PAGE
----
2011 Commissioned work for silent film with Ensemble Amorpha (amorpha_shorts) for 20112011 Commissioned work ‘Eris’ for flute and viola Manchester Pride Music Festival 2011
2011 Commissioned work for a cappella massed amateur choirs ‘sturzstrom’ for 2012 Cultural Olympiad in Dorset (Coastal Voices)
2011 Commissioned work SATSYMPH – on a theme of Hermés
2011 Commissioned work ‘TLOS’ for violin, clarinet and piano – Elektrostatic Festival 2012
2011 Commissioned work ‘Worship of the Oak’ for Aquinas Piano trio and Manchester Pride Music Festival 2012
2012 Commissioned work ‘the magical control of rain’ for piano (Mark Spalding)
2012 Commissioned work ‘the need-fire’ string quartet for the Hillman Quartet and Corsham Festivals
2012 Commissioned work ‘black-bile’ for ensemble – for Thumb Ensemble
2012 Commissioned work ‘sanergia’ for MusicOrba Duo (piano four hands)
2012 Commissioned work ‘pathos’ (solo cello) for Antara Project
2012 Commissioned work ‘strange and artificial echo’ for solo quartertone alto flute for Carla Rees
2012 Commissioned work ‘quarter-sounds’ study in bass clarinet multiphonics for Sarah Watts
2012 Commissioned work ‘from manuscripts of moving song’ string quartet for the Bergersen Quartet
2013 Commissioned work ‘the shape distance’ mixed ensemble – Chamber Cartel US
2013 Commissioned work ‘through woods in riot’ brass quartet – Meridian Brass
2013 Commissioned work ‘corpuscular theory of light’ trio – Markus Wenninger
2013 Commissioned work ‘and cherries all black’ double bass and piano – Geert Callaert
2013 Commissioned work ‘lenten fires’ piano – Geert Callaert
2013 Commissioned work ‘the dog and the wolf’ mixed ensemble – We Are Wolfpack
2013 Commissioned work ‘invoco’ duo – Post-Haste Reed Duo – US
2013 Commissioned work ‘black root’ E flat clarinet – Markus Wenninger
2013 Commissioned work ‘a theft of cold moisture’ flute – Manchester Pride Classical Concert Series
2013 Commissioned work ‘hyran’ viola – Stephen Upshaw – UK
2013 Commissioned work ‘oros’ for 8 voices – Auditiv Vokal Dresden – Germany
2014 Commissioned work ‘vulgar gorgon’ rock ensemble – Clibber Jones Ensemble – US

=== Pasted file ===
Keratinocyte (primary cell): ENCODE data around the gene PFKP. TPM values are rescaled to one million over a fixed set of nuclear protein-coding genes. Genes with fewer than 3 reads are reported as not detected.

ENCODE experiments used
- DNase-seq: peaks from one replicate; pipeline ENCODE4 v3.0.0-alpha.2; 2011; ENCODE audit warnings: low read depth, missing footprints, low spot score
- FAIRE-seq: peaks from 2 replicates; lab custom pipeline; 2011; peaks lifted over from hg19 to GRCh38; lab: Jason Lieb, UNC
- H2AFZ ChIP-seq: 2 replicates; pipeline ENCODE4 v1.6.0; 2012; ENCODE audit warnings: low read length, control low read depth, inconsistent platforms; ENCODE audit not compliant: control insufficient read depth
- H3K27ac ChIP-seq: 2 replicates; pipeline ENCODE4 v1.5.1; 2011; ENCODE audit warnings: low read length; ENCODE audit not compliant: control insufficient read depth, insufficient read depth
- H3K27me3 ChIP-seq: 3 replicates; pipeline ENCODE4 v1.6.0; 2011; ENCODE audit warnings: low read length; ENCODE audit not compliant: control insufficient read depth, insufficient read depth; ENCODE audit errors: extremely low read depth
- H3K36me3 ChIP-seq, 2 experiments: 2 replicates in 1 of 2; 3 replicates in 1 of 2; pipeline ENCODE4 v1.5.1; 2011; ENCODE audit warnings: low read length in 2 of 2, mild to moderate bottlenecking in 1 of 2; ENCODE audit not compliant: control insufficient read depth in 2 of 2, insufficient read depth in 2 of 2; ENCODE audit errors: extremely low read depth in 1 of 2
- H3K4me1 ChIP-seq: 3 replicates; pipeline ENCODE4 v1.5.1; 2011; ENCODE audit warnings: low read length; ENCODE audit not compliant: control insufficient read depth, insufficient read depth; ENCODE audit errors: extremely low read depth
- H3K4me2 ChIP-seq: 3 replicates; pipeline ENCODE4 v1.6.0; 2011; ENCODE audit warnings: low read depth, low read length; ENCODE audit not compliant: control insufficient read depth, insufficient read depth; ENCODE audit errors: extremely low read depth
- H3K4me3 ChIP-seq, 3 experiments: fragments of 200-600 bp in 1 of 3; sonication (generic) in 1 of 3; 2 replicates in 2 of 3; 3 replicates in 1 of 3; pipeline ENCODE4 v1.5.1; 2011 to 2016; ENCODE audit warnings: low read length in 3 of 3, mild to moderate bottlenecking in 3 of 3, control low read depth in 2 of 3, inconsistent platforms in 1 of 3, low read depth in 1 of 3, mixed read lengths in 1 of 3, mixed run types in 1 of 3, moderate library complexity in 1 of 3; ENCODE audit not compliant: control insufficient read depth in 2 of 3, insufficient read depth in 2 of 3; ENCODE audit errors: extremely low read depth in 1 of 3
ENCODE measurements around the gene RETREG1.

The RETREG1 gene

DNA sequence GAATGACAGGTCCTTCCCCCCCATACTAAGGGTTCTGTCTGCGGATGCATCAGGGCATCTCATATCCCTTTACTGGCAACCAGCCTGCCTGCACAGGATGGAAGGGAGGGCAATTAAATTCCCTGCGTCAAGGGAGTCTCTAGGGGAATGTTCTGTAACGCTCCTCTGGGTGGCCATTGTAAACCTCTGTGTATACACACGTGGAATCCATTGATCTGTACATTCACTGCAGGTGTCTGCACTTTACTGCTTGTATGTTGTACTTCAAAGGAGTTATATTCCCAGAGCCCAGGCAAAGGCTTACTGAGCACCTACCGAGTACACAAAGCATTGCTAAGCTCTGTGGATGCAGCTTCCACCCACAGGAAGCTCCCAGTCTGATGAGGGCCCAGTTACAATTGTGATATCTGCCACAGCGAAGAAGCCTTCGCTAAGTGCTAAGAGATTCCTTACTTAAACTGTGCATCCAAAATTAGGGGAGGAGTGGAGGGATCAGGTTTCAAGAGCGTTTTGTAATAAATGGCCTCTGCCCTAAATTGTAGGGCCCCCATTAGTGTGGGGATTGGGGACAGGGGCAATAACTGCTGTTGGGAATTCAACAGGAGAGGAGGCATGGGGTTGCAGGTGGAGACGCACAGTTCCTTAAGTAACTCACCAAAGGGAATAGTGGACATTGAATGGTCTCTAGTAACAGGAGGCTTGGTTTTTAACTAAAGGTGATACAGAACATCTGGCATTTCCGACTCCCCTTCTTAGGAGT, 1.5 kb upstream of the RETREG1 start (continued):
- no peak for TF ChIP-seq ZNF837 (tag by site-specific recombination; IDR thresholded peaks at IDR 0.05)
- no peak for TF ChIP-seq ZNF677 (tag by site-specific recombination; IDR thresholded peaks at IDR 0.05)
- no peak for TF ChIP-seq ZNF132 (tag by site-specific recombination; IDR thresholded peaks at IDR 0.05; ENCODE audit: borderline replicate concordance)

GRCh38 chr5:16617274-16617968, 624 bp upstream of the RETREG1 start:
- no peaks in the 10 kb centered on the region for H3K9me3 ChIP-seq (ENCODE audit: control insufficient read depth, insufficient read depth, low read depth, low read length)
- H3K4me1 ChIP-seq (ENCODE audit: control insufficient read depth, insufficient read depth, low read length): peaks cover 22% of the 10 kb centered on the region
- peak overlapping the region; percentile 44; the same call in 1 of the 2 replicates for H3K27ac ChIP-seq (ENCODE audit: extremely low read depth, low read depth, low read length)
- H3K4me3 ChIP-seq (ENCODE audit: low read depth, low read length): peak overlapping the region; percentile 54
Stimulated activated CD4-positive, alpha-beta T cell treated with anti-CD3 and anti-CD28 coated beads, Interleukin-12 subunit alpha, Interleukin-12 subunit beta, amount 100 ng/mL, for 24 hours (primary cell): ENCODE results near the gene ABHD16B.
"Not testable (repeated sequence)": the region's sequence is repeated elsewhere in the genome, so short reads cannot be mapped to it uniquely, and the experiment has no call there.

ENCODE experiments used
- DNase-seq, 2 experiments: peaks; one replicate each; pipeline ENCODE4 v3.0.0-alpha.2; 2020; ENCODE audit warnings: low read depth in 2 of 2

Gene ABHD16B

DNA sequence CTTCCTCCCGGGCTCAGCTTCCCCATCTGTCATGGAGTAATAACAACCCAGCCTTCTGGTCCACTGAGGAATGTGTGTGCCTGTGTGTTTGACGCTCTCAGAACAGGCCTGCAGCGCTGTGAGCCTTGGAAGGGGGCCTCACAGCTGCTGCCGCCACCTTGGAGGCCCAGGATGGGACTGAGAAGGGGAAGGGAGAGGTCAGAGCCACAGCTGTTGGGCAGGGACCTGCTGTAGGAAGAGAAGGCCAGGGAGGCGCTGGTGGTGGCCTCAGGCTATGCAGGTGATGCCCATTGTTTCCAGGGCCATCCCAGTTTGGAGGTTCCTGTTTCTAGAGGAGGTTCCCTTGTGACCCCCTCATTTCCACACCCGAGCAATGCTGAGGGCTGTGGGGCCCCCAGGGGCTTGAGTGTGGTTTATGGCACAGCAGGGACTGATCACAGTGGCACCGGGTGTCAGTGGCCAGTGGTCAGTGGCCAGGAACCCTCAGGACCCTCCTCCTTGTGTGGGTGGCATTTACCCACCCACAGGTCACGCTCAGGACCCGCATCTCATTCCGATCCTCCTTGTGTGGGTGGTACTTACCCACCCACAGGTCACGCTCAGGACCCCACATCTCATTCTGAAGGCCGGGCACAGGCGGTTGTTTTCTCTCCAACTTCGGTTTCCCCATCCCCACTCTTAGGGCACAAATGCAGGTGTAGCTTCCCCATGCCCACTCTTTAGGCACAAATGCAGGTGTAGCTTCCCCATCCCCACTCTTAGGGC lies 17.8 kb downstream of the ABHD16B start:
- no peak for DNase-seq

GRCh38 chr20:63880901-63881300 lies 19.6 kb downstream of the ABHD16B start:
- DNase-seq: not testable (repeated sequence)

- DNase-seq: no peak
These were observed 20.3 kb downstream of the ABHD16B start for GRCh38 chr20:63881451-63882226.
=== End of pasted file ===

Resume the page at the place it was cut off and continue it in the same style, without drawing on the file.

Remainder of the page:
2014 Commissioned work ‘sculptures in bright blue’ soprano and alto saxophone – KOEK Duo – US
2014 Commissioned work ‘a pathology of line’ bassoon and piano – Geert Callaert – Belgium
2014 Commissioned work ‘streaming’ alto flute – Carlton Vickers – US
2014 Commissioned work ‘new work’ piano, harp and 2 percussion – Chamber Cartel – US
2015 Commissioned work ‘observation 1 [ovington Down] String Quartet Composer-in-Residence to the Observatory- UK
2015 Commissioned work ‘observation 2 [oxey marsh] String Quartet Composer-in-Residence to the Observatory – UK
2015 Commissioned work ‘observation 1.5 [no man’s land] Trio for recorder, violin and cello – Sylvia Hinz and XelmYa Germany
2015 Commissioned work ‘the appointment of life’ – extended male voice, viola and percussion [1] – Carl Theimt Germany
2015 Commissioned work ‘observation 1.7 [longwood warren] Oboe, Flute and Violin – Ben Opie and Inventi Ensemble – AU
2015 Commissioned work ‘observation 1.7.5 Alto Flute, Bassoon and violin – Rarescale UK
2016 Commissioned work ‘william mumler’s spirit photography, piano – The Anatomy of Melancholy Crowd Funding Campaign – UK
2016 Commissioned work ‘burnt axon’, piano, Darinka Todorov – Serbia
2016 Commissioned work ‘Forget-Me-Not, vocal installation – Composer-in-Residence to Yeovil District and Dorchester County Hospitals – RefoundSound -UK
2016 Commissioned work ‘an uncomfortable condition’, flute and string quintet, La Cote Flute Festival – Switzerland
2016 Commissioned work ‘observation 6’, for piccolo, soprano saxophone, piano and percussion – Ensemble Suono Giallo – Italy and US